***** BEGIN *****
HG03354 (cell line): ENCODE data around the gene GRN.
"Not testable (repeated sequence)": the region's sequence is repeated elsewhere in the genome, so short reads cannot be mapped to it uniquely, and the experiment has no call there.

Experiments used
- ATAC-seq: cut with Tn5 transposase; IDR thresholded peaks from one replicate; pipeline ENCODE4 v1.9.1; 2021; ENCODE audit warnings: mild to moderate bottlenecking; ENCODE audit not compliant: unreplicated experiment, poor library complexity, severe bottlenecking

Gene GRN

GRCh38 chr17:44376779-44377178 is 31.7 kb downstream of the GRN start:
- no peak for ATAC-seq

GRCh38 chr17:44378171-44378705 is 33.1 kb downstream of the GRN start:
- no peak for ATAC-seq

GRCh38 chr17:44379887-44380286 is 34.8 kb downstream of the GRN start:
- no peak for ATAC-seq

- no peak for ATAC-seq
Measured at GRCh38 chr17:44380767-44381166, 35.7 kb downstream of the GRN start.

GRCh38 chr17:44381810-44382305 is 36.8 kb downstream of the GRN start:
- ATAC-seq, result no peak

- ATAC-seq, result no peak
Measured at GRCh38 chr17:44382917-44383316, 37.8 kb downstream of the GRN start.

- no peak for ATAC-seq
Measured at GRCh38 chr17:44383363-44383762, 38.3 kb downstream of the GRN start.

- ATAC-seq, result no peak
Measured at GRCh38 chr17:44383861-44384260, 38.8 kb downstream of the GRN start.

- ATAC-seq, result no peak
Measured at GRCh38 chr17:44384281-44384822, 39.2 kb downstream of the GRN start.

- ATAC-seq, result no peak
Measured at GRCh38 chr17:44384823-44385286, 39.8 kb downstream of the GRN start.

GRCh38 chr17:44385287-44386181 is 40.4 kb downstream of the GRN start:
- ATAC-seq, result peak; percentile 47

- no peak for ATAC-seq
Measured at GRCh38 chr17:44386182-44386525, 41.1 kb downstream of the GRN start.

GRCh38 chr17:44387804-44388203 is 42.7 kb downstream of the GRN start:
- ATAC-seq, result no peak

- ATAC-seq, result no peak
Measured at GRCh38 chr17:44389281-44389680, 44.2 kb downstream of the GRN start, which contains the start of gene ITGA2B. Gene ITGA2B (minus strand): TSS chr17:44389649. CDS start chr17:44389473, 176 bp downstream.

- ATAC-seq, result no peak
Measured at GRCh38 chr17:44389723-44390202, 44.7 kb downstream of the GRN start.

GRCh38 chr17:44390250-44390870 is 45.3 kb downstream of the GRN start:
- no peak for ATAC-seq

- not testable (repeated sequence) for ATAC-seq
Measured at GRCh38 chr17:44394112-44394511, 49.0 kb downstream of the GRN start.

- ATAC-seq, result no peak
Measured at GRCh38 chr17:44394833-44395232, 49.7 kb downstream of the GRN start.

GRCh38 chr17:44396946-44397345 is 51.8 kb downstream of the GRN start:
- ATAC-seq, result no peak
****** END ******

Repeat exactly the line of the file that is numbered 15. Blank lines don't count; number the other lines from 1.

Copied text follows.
- ATAC-seq, result no peak